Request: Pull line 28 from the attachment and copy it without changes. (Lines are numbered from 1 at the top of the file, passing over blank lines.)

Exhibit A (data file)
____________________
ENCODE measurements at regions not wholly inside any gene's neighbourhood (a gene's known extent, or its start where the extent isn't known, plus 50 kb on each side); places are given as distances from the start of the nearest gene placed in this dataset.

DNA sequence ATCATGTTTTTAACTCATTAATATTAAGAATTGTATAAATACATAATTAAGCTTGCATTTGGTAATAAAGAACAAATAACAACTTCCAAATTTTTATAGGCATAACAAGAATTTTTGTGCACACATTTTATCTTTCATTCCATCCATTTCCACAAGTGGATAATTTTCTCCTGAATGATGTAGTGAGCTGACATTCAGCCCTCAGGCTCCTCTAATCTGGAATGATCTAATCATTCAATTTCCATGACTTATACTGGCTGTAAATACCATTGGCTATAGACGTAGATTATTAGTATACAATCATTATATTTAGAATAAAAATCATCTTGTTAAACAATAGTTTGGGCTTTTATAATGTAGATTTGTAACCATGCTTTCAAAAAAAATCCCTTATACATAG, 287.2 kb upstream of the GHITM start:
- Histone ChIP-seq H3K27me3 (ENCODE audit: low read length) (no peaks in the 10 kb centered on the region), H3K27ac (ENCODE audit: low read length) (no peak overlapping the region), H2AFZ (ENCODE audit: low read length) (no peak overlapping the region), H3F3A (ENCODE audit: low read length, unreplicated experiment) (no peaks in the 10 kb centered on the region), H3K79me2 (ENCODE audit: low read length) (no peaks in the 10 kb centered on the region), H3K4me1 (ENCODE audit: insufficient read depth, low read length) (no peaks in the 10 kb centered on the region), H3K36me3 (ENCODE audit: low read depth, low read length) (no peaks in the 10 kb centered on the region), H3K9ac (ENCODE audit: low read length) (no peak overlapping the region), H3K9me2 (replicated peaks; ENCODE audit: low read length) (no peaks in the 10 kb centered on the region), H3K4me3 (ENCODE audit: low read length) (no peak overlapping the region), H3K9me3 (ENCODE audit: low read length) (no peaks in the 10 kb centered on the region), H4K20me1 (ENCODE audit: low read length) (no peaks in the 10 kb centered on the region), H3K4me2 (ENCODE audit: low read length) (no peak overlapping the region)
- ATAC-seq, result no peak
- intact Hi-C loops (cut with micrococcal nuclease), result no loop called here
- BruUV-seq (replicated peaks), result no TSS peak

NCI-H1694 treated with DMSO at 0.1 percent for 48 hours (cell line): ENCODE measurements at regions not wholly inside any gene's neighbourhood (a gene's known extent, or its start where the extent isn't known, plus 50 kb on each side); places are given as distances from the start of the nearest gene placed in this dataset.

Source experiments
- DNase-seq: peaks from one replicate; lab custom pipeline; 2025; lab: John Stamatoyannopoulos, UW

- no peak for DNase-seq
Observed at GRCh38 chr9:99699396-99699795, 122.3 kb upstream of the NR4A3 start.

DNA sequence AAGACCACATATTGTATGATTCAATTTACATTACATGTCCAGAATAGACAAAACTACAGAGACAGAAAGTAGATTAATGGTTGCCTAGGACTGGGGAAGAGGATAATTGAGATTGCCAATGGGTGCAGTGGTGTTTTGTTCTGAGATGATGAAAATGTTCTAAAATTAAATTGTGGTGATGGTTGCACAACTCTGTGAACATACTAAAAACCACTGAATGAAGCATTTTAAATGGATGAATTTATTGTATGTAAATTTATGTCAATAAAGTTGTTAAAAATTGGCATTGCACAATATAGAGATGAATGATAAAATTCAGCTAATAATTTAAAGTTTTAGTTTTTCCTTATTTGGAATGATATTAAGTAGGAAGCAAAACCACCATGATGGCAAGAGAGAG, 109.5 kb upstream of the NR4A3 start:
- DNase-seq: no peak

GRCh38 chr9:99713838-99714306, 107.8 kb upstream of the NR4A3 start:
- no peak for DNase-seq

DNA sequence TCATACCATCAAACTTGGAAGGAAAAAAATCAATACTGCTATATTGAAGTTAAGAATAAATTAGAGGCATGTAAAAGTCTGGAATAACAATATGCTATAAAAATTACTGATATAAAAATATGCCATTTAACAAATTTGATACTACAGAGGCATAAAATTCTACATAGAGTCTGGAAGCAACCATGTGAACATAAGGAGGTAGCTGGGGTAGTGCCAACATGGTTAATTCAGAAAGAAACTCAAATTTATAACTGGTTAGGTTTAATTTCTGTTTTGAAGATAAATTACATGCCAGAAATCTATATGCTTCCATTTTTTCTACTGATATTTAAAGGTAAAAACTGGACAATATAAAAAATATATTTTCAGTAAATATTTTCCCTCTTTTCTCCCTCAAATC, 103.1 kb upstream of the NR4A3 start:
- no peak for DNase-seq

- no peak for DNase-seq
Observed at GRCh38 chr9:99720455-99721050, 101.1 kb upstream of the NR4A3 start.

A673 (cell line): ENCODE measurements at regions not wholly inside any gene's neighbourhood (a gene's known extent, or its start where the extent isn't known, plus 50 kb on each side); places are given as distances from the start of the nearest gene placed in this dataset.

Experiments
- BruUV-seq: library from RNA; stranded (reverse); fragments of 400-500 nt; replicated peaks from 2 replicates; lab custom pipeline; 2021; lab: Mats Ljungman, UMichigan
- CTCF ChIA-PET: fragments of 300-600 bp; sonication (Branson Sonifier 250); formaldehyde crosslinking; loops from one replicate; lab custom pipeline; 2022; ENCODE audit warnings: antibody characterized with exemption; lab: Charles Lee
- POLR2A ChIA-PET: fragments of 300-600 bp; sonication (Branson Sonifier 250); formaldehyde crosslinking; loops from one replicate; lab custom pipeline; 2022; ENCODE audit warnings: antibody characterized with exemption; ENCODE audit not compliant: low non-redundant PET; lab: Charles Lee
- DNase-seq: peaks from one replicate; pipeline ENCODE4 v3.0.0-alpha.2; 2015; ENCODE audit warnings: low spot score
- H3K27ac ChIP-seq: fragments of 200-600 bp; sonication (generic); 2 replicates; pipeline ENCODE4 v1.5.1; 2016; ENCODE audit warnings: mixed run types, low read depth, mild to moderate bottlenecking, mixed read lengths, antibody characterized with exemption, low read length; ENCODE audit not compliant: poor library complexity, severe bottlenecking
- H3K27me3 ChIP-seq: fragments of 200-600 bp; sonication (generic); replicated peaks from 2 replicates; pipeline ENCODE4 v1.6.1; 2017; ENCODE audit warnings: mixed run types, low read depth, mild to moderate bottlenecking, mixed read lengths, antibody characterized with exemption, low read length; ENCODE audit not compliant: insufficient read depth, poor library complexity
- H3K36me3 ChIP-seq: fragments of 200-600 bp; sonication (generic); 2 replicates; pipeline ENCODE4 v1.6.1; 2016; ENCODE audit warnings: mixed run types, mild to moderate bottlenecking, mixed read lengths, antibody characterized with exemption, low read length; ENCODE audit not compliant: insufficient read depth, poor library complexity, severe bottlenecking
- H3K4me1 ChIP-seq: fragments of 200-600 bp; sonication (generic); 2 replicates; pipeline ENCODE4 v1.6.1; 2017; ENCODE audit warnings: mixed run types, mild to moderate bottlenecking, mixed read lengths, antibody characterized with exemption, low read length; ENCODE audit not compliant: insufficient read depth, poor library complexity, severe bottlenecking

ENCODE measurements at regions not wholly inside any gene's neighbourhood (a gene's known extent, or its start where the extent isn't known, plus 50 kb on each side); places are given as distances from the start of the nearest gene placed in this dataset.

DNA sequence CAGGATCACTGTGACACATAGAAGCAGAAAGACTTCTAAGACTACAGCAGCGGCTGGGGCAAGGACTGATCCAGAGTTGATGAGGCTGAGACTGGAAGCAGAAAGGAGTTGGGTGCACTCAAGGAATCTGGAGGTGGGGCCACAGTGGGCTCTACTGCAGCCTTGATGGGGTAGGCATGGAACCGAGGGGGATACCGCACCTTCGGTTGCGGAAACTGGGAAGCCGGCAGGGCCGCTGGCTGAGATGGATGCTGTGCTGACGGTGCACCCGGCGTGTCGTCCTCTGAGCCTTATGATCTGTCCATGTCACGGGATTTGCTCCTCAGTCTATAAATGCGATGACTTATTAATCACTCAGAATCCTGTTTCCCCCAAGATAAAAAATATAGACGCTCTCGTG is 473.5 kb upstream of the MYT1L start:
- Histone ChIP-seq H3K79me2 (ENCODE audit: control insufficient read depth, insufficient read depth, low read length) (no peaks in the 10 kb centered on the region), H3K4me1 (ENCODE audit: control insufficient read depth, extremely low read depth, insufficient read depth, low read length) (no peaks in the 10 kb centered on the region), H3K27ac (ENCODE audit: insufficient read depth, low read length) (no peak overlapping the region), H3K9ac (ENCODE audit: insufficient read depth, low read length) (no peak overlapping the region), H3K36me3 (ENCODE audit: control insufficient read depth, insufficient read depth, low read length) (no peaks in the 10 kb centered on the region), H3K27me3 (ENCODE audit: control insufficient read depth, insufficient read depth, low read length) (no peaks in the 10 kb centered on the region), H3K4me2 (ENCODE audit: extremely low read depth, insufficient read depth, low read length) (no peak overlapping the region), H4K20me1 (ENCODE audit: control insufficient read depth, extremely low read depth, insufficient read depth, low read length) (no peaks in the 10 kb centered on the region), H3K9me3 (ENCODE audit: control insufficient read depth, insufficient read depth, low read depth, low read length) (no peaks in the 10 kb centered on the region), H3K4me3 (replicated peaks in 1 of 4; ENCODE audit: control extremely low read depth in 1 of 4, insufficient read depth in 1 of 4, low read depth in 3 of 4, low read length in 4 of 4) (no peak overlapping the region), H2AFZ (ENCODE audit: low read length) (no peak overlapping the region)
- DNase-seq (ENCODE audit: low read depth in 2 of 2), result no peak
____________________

- H3K36me3 ChIP-seq: fragments of 200-600 bp; sonication (generic); 2 replicates; pipeline ENCODE4 v1.6.1; 2016; ENCODE audit warnings: mixed run types, mild to moderate bottlenecking, mixed read lengths, antibody characterized with exemption, low read length; ENCODE audit not compliant: insufficient read depth, poor library complexity, severe bottlenecking